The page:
The Israel Film Fund, like the Haifa Film Festival, has adapted to the changing times.
"We understand that given current technology, a young person may purchase a decent camera and editing software for a very small sum of money, enlist friends and make a movie," says fund director Katriel Shehori. "These are typically energetic young people who are anxious to get underway, and we understand that it would be a shame for them to wait for the fund's reading and screening system."
During the last two years, the fund has granted up to $50,000 to independent filmmakers in various stages of production. In addition to "Mofa'a Hahaim Shel Gotel Botel," the fund has granted similar sums to films including "Strangers," by Erez Tadmor and Guy Nattiv; "Sea Salt," by Itai Lev; "Maftir," by David Dzhanashvili; and "The Shelter," by Roy Hornshtein.
"We are young people with a knife between our teeth," say producers Mozar and Abramov. "We and Daniel, the director, relinquished our own salaries, and the rest of the people working with us are here because they love the script. Almost everyone is under 30 and prepared to compromise on work conditions and receive a minimal salary."
Filming was completed last week. It lasted 20 days at 32 locations in less than ideal conditions. The production office was located in Mozar's Tel Aviv apartment. Abramov provided the camera, and locations included the apartments of Abramov, Sivan and leading actor Nati Ornan. Ornan's mother also contributed her apartment.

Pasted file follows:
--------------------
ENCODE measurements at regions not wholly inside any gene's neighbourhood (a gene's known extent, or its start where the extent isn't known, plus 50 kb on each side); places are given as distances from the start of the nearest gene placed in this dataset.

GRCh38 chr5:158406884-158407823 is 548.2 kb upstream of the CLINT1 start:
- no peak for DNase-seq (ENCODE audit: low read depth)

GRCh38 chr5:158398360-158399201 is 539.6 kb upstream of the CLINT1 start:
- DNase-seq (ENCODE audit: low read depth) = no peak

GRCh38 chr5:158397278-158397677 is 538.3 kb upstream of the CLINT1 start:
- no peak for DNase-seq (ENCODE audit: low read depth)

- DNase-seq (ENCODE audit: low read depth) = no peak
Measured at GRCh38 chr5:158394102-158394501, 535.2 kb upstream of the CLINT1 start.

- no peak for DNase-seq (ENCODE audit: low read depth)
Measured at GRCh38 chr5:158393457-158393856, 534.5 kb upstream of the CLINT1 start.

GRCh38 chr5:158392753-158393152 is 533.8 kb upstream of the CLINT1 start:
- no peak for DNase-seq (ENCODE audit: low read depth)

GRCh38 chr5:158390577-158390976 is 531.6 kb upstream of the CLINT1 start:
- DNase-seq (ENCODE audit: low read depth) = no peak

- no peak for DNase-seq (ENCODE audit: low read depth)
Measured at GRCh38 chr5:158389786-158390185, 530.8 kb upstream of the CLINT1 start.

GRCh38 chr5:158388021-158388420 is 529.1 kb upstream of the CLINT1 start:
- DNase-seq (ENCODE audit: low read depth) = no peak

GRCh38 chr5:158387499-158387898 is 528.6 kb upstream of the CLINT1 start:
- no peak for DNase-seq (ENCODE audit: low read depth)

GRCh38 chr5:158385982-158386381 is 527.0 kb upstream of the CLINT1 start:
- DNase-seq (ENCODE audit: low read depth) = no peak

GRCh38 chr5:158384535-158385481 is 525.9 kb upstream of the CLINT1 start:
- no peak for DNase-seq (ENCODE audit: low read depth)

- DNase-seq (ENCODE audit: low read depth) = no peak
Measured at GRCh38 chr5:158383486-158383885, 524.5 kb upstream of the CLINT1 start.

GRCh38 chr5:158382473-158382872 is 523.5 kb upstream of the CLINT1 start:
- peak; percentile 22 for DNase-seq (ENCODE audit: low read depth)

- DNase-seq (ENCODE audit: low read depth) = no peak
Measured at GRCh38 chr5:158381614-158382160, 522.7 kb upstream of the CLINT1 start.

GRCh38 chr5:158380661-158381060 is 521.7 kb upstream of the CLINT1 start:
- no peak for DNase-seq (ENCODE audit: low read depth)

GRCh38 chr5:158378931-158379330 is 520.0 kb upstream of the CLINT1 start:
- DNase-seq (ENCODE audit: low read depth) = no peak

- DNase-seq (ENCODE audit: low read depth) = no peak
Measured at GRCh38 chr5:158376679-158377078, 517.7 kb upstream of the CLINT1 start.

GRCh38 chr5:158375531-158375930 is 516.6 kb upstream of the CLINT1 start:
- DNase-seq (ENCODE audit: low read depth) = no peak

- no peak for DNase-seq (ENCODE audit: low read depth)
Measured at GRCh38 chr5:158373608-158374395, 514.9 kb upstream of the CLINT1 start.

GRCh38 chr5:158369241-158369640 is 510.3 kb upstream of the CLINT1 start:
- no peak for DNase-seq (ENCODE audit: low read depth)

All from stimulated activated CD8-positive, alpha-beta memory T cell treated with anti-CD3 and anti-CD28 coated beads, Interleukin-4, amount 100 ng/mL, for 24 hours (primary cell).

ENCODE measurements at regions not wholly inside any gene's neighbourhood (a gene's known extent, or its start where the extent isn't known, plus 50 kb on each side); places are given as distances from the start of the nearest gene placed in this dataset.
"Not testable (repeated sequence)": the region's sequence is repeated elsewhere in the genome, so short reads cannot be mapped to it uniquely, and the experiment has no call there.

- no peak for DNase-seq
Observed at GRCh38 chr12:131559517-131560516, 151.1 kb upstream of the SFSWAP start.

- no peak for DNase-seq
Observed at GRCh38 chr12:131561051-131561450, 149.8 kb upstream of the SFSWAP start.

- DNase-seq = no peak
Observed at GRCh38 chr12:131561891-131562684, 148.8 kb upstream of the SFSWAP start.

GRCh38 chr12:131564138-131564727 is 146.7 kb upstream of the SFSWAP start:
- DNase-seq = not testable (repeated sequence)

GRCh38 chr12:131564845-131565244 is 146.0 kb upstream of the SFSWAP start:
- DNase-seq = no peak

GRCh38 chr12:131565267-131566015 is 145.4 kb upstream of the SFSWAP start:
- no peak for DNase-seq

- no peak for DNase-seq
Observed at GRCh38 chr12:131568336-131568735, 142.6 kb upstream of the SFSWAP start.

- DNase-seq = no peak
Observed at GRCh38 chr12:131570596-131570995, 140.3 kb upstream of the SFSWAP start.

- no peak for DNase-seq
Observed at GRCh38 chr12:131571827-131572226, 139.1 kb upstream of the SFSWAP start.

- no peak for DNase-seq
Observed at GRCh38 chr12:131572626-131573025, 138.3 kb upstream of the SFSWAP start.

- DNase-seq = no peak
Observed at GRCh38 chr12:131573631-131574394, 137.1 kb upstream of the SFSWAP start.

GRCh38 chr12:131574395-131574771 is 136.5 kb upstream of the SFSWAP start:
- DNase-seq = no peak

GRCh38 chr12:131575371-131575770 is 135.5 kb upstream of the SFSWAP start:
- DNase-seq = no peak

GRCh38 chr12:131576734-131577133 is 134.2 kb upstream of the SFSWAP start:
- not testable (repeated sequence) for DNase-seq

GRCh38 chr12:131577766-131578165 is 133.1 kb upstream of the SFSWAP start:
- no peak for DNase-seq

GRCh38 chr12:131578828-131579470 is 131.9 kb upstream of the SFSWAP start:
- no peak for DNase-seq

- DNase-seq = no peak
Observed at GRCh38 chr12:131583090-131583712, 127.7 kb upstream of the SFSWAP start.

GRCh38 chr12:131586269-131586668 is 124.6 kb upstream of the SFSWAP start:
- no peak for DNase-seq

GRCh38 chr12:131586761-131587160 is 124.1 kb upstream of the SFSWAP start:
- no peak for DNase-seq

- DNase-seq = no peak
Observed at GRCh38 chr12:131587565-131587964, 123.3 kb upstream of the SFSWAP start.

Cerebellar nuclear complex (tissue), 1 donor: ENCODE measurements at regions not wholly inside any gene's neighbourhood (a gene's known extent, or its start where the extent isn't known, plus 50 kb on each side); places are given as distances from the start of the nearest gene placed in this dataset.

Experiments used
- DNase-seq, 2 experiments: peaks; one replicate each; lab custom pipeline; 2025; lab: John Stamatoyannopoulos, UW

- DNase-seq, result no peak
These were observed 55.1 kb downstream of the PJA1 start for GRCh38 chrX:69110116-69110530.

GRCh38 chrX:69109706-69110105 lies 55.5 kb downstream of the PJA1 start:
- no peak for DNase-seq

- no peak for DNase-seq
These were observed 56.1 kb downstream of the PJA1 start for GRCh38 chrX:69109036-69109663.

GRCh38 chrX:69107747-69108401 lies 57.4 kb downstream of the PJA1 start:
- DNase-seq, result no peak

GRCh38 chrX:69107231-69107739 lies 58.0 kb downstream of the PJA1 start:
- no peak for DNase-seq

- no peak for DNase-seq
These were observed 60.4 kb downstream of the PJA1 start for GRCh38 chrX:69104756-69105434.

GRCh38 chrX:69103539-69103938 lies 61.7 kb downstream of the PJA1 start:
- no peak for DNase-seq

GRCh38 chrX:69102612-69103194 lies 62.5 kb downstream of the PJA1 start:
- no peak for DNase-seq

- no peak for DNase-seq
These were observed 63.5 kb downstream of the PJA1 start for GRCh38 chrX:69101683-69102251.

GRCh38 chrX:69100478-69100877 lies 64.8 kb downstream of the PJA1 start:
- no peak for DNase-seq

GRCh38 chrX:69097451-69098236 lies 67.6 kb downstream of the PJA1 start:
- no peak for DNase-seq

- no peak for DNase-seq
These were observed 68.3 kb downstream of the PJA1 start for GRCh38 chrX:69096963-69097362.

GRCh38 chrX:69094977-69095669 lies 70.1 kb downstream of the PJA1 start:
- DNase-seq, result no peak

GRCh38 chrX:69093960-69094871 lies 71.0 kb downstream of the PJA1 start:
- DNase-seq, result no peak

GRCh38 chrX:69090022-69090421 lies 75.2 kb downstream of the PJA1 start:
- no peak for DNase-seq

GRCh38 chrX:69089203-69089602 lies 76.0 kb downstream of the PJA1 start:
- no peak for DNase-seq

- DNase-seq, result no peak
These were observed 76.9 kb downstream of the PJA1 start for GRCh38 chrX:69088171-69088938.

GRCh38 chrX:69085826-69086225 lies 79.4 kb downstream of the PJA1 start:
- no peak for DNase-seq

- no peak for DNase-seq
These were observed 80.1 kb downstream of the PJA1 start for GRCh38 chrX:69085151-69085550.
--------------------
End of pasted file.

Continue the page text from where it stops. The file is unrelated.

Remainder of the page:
Independent production suits the film's alternative content, which features a failing musician who leads a marginal band attempting to survive in a commercial industry. He searches for love but finds imperviousness, and in that context, develops a split personality that forces him to cope with his emerging dreary, narcissistic character. The creators of the film describe it as a "disturbed circus of bizarre characters, a celebration of genres that moves freely between reality and imagination. This is a song of praise for the alternative, in its most delusory forms."